Interestingly, it fell to the Vatican to point out first in Europe one of the troubling things about Zapatero's withdrawal. While Germany, which clearly did not approve, chose the coldness of declining to speak to the issue at all, Renato Cardinal Martino, president of the peace council, commented, "The new Spanish government is trying to keep its electoral promises, but there's a time for fulfilling them."
No stooge of the Americans, having accused them of humiliating treatment of Saddam Hussein after his capture, the cardinal insisted that leaving Iraq implied abandoning it to civil war, and possibly to an Islamic fundamentalist regime. Then he stuck the needle in. He said, "It isn't wise to rush the United Nations, knowing that it won't assume its responsibilities for the Iraqi situation before June 30."
That appeared to be exactly the Zapatero government's problem. A diplomat who served for four years in Spain said that it appeared the UN Security Council would pass an enabling resolution, that it would get a key role in Iraq, and that Spain saw an onrushing embarrassment in the new circumstances because they resemble those Zapatero set out for his troops to stay on — UN political and security control of Iraq after June 30.
Indeed, Zapatero's pullout announcement came on April 18, a Sunday. Two days before, the UN special envoy, Lakhdar Brahimi, had unveiled a plan to establish a caretaker government to replace the Iraqi governing council. ...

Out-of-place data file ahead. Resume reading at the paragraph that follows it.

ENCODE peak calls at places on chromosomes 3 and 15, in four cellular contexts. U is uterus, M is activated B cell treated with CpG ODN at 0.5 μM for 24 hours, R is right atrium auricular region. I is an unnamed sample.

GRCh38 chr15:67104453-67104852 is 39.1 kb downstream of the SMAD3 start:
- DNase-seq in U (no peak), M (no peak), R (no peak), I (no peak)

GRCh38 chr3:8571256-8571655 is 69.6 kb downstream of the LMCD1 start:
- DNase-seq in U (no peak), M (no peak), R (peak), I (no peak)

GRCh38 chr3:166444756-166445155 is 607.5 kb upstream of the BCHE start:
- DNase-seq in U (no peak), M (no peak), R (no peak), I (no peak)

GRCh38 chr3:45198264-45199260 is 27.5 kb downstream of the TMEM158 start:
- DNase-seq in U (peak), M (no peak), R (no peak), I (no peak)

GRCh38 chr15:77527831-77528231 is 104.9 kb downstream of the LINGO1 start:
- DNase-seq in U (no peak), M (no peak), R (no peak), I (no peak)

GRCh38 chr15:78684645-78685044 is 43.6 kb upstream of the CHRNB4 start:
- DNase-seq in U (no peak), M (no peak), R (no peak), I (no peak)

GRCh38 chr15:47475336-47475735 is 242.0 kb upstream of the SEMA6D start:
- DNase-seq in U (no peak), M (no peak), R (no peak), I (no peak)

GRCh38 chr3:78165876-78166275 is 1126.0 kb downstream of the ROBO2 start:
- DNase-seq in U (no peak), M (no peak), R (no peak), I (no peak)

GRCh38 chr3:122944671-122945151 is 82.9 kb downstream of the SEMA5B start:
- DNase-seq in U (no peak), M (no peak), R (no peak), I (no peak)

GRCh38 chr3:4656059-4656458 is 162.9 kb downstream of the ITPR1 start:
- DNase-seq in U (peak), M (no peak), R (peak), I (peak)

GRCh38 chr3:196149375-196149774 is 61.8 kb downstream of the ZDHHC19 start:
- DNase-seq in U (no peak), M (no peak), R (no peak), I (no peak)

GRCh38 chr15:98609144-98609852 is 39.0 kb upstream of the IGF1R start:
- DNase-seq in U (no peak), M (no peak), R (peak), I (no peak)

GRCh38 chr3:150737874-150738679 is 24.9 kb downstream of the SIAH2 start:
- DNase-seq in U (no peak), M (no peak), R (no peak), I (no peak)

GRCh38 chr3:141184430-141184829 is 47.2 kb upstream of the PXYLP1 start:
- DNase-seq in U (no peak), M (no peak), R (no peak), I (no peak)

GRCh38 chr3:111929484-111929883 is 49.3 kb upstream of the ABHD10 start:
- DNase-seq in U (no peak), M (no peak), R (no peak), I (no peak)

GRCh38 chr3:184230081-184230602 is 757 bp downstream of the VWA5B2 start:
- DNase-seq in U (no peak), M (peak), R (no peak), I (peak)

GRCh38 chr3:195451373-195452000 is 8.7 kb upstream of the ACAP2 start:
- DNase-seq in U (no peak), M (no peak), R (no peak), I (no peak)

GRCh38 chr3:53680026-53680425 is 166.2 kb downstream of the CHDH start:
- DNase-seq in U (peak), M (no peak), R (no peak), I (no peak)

Although they are no longer talking the same language, Kerry and Zapatero appeared to get snarled in the same predicament: George W. Bush's new willingness to offload large parts of the United States' burdens to the United Nations.
For Kerry, this pre-empted a chunk of his argument that the best means for America to deal with Iraq is through internationalization. For Zapatero, it forced him to keep an election pledge in a way that raised questions about how acute Good Spain's sense of responsibility was going to be as an international grown-up.
As for the Bush Administration, according to another diplomat, it told Zapatero's foreign minister, Miguel Angel Moratinos, that the decision to withdraw was a blunder. The language actually may have been harsher. In a dispatch from Washington on Sunday, Klaus-Dieter Frankenberger, foreign editor of the Frankfurter Allgemeine Zeitung, wrote that congressmen he spoke to last week regarded Zapatero as a modern day Neville Chamberlain.
There is no reward for following Paris and Berlin. Being
el caniche de Chiraque is reward enough in itself! It is reward enough to know that you are as naturally intelligent, as naturally peaceful, as naturallement solidaire, as naturallement lucide, as naturally humanistic, and as naturally filled with wisdom as the French lovers of peace.